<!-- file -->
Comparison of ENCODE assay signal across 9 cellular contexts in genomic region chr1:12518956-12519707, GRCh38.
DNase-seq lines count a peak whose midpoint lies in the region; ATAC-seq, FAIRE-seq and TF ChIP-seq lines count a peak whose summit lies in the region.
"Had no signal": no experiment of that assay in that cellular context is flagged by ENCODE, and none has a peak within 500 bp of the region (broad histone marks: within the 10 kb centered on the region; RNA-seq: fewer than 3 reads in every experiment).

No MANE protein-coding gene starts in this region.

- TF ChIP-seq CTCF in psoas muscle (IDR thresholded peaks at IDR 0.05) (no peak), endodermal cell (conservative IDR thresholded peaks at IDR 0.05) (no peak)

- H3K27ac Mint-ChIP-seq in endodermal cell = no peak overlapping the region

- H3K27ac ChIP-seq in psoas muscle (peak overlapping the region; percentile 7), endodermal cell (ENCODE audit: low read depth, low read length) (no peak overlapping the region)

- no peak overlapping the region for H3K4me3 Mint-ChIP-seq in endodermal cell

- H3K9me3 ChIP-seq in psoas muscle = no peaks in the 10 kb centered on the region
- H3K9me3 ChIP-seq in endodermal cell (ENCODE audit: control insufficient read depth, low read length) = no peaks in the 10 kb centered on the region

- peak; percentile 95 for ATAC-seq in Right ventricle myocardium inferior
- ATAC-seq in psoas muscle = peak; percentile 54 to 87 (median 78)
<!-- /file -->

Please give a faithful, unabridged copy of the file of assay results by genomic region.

Comparison of ENCODE assay signal across 9 cellular contexts in genomic region chr1:12518956-12519707, GRCh38.
DNase-seq lines count a peak whose midpoint lies in the region; ATAC-seq, FAIRE-seq and TF ChIP-seq lines count a peak whose summit lies in the region.
"Had no signal": no experiment of that assay in that cellular context is flagged by ENCODE, and none has a peak within 500 bp of the region (broad histone marks: within the 10 kb centered on the region; RNA-seq: fewer than 3 reads in every experiment).

No MANE protein-coding gene starts in this region.

- TF ChIP-seq CTCF in psoas muscle (IDR thresholded peaks at IDR 0.05) (no peak), endodermal cell (conservative IDR thresholded peaks at IDR 0.05) (no peak)

- H3K27ac Mint-ChIP-seq in endodermal cell = no peak overlapping the region

- H3K27ac ChIP-seq in psoas muscle (peak overlapping the region; percentile 7), endodermal cell (ENCODE audit: low read depth, low read length) (no peak overlapping the region)

- no peak overlapping the region for H3K4me3 Mint-ChIP-seq in endodermal cell

- H3K9me3 ChIP-seq in psoas muscle = no peaks in the 10 kb centered on the region
- H3K9me3 ChIP-seq in endodermal cell (ENCODE audit: control insufficient read depth, low read length) = no peaks in the 10 kb centered on the region

- peak; percentile 95 for ATAC-seq in Right ventricle myocardium inferior
- ATAC-seq in psoas muscle = peak; percentile 54 to 87 (median 78)